Cholesterol is one of the most important types of fat found in the body and is needed by the body to make hormones, vitamin D, and substances that help digest food.
Cholesterol does not cause complications when its levels are kept within a specified limit. However, when this substance is increased in the blood, it can lead to health complications. Additionally, high cholesterol increases the risk of heart disease and heart attack, explains the Mayo Clinic research institute.
According to the National Heart, Lung, and Blood Institute in the United States, if cholesterol begins to cause health complications, it is usually due to unhealthy lifestyle habits, such as eating a diet high in fat or processed foods, in combination with genes that are inherited from parents.
Medication can help improve the amount of cholesterol in the blood, but one of the best ways is to work on changing habits, as this comes with medication, if they are needed, it will help to quickly improve the condition.
Changes in the food consumed are decisive and therefore saturated fats, which are found mainly in red meat and whole dairy products, must be eliminated. “Reducing your saturated fat intake can lower low-density lipoprotein (LDL) cholesterol, the ‘bad’ cholesterol,” states the Mayo Clinic.
Likewise, avoid trans fats which are used in margarines, cookies and cakes.because they tend to raise general cholesterol levels.
In exchange, you should increase your intake of foods rich in omega-3 fatty acids, which, although they don’t have a direct impact on cholesterol, have other heart health benefits, including lowering blood pressure. Foods containing omega-3 fatty acids include salmon, mackerel, herring, walnuts and flax seeds.
The Healthline portal states that flax seeds and flax seed oil contain high levels of alpha-linolenic acid. It is an omega-3 fatty acid that may help reduce the risk of heart disease. He assures that some studies suggest that preparations with this seed can help lower cholesterol, especially in people with high levels of this substance and in postmenopausal women.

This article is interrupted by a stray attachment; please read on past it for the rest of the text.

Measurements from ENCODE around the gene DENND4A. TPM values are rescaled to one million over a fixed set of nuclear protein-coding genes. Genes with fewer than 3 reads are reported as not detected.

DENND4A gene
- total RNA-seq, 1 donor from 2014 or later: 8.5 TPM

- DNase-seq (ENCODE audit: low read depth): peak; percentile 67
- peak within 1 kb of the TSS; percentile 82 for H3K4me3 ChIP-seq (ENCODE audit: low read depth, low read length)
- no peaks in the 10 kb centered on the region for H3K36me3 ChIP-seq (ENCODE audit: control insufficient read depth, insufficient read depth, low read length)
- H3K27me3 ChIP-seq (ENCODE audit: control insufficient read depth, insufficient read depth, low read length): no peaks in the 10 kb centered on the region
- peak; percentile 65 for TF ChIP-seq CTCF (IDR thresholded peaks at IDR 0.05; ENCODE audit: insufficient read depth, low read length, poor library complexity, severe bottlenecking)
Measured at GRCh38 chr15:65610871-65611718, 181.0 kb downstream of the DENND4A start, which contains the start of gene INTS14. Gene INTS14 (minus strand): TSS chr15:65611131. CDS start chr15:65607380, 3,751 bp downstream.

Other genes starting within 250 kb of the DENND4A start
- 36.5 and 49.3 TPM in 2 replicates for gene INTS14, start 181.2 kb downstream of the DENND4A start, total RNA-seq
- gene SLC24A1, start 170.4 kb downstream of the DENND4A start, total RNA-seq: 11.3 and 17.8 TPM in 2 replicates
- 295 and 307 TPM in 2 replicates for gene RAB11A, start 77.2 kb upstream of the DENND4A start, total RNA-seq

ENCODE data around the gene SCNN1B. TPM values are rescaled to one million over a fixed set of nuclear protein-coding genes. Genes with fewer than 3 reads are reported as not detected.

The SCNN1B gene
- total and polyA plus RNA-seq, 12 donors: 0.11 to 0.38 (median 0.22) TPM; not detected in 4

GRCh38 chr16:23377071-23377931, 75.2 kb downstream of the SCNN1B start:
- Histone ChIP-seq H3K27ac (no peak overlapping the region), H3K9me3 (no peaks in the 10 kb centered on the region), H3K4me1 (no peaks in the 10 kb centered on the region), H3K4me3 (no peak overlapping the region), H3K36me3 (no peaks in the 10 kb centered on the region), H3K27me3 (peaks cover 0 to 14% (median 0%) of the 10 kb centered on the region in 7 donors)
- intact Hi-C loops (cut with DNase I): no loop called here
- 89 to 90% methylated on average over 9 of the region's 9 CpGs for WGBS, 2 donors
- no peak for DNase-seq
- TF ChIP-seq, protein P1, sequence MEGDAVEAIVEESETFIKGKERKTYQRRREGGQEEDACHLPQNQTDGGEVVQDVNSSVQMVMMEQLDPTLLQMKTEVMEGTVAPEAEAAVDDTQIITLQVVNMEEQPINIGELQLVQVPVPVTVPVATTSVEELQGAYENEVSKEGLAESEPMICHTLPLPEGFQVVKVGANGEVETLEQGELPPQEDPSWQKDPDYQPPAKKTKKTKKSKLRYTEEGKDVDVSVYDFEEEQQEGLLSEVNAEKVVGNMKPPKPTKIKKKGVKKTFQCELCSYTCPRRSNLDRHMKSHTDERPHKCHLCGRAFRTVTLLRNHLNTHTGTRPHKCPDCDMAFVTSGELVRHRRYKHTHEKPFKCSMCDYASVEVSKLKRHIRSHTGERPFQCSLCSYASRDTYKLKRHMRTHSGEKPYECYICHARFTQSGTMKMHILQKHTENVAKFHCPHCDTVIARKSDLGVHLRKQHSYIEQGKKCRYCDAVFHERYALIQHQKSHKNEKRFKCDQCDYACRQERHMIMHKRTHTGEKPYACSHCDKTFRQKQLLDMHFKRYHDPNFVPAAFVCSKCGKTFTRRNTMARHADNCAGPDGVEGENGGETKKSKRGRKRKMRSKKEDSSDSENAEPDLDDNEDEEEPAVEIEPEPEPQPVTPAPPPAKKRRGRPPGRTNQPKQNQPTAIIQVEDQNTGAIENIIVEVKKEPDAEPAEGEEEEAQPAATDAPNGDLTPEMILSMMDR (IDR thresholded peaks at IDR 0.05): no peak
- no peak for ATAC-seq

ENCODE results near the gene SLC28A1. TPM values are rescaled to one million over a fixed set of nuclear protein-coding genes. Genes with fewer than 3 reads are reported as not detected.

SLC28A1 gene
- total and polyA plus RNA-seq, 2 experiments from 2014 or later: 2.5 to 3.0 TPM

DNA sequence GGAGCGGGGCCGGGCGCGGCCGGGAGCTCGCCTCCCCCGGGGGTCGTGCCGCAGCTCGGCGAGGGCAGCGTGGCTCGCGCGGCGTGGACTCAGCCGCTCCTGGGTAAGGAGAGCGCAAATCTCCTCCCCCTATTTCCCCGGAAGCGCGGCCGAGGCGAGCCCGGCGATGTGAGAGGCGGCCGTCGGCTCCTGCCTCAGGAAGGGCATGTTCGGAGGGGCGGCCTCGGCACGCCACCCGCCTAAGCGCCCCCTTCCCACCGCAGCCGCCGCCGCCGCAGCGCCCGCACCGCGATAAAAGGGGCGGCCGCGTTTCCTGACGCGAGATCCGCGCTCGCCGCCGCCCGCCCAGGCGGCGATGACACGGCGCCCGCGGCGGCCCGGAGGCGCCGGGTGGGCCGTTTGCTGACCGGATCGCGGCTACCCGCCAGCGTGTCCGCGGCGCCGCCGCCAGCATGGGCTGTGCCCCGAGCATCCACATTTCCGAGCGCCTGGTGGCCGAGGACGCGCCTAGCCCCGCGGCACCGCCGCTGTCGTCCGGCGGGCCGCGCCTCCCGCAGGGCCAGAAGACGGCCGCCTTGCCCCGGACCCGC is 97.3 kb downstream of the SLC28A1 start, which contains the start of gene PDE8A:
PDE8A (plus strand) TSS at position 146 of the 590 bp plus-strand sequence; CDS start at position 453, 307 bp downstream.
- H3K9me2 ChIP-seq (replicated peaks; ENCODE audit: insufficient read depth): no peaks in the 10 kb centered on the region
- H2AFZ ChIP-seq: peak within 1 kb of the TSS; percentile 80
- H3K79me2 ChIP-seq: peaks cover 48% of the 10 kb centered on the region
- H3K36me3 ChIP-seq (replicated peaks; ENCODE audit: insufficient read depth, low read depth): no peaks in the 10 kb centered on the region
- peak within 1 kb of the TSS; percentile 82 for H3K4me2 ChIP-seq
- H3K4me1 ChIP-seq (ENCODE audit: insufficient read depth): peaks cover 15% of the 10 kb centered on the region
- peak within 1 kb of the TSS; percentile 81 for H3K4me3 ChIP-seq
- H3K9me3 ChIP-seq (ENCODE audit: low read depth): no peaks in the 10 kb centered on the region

It is also essential to increase the consumption of soluble fiber, which can reduce the absorption of cholesterol into the blood. Soluble fiber is found in foods such as oatmeal, beans, Brussels sprouts, apples and pears. Likewise, it is beneficial to add whey protein, which is found in dairy products.
Other Key Habits
In addition to dietary changes, exercise is essential and can help improve cholesterol levels. Moderate physical activity can raise high-density lipoprotein (HDL) cholesterol, known as “good” cholesterol. The ideal is to perform at least 30 minutes of daily exercise, five times a week.
Another habit that needs to be changed is smoking. If people smoke, ideally they should quit, because according to experts at the Mayo Clinic, the effects will be seen quickly. For example, within 20 minutes of quitting smoking, blood pressure and heart rate recover from the cigarette-induced peak; Within three months of quitting, blood circulation and lung function begin to improve, and a year later the risk of heart disease is half that of a smoker.
Maintaining a healthy weight is also crucial. Having a few extra pounds, even if they are few, contributes to hypercholesterolemia, so the ideal is to avoid fat, minimize the consumption of sugary drinks, do not eat in excess, in addition to doing some exercice. All added up, it helps to lose weight or stay within an ideal weight.